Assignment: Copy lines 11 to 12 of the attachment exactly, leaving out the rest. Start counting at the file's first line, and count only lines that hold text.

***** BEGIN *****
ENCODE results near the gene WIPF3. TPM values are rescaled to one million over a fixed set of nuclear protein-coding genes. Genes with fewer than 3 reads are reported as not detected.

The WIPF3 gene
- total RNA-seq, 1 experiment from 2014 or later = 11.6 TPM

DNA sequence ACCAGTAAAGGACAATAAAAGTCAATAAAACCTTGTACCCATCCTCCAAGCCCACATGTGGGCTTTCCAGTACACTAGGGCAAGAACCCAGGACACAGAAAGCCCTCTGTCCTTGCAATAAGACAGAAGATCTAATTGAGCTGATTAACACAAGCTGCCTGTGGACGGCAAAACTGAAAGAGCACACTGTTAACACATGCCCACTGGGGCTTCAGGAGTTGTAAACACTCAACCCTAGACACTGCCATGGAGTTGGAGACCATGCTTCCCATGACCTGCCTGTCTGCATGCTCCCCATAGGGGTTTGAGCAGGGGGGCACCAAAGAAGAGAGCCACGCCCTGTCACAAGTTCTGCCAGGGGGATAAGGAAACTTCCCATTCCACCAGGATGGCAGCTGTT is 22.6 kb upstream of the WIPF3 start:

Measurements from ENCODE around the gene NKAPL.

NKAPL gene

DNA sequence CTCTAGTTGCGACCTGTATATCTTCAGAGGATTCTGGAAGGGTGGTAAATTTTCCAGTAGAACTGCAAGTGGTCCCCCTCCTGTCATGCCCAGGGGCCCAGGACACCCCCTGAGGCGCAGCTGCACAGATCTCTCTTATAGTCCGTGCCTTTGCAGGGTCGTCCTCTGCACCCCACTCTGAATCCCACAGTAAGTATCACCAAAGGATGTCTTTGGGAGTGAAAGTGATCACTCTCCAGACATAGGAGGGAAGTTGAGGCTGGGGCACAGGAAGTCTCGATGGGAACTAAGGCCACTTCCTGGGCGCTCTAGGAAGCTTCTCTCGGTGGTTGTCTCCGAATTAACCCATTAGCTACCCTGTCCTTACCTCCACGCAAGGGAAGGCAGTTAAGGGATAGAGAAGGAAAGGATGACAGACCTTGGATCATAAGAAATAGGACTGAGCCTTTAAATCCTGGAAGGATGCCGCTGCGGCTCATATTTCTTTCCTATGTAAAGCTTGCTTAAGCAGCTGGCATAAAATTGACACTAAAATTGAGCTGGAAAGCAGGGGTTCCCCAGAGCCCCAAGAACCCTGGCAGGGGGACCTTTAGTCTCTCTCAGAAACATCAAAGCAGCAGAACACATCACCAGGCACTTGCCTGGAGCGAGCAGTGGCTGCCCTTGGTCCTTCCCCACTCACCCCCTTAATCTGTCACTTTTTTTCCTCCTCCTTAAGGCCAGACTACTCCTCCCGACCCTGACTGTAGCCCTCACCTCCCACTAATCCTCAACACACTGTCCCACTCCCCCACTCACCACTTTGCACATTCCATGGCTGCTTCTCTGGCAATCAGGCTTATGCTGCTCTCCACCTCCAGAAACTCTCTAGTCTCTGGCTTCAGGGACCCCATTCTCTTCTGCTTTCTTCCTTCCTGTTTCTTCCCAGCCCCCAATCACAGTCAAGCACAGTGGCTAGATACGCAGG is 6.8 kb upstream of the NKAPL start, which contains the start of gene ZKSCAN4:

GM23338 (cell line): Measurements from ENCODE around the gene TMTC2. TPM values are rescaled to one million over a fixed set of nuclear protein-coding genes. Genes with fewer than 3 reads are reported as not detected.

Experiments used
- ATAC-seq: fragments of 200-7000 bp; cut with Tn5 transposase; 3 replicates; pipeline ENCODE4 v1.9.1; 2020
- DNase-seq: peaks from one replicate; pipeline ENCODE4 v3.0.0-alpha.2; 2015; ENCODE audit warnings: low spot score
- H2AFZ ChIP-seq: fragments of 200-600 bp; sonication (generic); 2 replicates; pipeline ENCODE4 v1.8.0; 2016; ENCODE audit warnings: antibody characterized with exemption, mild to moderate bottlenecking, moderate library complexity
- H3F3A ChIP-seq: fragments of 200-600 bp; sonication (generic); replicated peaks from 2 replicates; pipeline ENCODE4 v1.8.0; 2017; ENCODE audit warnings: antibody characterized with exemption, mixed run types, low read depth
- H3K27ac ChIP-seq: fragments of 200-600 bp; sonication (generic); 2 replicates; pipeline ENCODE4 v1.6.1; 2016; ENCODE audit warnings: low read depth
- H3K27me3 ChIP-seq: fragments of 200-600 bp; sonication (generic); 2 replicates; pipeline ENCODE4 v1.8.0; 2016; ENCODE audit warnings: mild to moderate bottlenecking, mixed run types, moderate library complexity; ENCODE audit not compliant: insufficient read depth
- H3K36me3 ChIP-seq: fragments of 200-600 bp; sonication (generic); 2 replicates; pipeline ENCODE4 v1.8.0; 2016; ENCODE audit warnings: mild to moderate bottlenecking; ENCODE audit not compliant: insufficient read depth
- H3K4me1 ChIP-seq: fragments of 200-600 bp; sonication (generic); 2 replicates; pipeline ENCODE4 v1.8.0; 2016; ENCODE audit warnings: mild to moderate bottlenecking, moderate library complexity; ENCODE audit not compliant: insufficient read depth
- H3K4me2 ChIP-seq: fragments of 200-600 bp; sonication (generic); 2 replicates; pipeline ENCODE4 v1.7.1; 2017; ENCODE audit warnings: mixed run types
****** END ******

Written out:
- DNase-seq: peaks from one replicate; pipeline ENCODE4 v3.0.0-alpha.2; 2015; ENCODE audit warnings: low spot score
- H2AFZ ChIP-seq: fragments of 200-600 bp; sonication (generic); 2 replicates; pipeline ENCODE4 v1.8.0; 2016; ENCODE audit warnings: antibody characterized with exemption, mild to moderate bottlenecking, moderate library complexity